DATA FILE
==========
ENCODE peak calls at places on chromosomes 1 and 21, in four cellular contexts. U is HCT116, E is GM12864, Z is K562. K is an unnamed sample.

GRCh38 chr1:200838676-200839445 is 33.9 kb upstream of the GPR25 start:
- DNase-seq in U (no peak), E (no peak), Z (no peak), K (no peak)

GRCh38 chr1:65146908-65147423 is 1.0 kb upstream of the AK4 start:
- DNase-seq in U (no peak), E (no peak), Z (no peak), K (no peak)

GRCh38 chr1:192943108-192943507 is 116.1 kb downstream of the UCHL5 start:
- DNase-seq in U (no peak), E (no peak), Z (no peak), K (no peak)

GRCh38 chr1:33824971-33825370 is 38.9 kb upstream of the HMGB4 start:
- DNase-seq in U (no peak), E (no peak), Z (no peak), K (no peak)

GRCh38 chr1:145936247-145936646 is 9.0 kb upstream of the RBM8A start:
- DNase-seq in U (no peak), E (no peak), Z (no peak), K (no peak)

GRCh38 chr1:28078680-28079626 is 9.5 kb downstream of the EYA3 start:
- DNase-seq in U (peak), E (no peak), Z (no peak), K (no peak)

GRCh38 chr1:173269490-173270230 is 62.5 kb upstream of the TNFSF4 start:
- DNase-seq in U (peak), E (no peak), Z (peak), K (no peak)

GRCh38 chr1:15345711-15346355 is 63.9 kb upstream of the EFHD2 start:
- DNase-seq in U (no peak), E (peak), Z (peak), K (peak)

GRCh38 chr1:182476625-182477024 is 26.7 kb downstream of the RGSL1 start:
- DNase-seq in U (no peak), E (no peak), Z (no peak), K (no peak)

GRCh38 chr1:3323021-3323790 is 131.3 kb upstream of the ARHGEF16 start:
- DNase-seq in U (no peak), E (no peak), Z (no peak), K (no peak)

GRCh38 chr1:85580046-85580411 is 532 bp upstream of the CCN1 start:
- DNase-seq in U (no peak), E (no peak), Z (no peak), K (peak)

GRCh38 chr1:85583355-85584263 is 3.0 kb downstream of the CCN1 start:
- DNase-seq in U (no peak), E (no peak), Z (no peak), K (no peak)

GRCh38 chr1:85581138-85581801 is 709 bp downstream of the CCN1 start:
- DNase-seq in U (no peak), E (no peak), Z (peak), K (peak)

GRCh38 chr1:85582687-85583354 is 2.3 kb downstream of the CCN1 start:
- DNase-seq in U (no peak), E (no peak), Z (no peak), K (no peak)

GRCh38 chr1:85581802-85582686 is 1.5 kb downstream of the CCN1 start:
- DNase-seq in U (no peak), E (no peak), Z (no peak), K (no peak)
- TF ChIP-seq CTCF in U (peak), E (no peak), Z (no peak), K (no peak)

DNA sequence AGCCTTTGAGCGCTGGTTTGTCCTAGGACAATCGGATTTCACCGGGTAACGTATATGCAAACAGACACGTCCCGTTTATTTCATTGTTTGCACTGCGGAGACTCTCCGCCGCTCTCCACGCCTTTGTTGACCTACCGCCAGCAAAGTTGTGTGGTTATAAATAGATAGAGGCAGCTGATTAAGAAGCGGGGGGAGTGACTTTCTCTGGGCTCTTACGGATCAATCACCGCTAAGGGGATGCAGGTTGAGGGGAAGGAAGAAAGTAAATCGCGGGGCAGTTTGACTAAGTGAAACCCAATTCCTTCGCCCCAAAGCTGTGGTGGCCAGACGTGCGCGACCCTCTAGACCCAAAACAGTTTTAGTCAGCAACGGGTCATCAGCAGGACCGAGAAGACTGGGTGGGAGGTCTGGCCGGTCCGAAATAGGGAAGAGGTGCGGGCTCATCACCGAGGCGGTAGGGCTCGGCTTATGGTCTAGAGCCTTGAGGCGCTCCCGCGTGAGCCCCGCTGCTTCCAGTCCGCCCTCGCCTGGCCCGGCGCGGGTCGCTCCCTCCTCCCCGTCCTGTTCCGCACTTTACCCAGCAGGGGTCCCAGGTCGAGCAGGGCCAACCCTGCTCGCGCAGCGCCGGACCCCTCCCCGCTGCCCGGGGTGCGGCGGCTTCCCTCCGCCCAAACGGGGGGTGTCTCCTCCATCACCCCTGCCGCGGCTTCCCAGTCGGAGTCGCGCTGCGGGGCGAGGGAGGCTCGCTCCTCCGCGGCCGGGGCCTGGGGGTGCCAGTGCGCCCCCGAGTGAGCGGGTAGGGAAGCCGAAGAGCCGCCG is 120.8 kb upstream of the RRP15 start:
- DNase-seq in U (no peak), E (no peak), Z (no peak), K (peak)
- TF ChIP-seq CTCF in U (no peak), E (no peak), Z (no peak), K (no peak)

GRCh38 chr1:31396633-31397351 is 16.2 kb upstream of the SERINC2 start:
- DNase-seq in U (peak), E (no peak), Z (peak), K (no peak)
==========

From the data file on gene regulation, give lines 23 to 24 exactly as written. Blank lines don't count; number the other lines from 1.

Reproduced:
- DNase-seq in U (no peak), E (no peak), Z (no peak), K (peak)

GRCh38 chr1:85583355-85584263 is 3.0 kb downstream of the CCN1 start: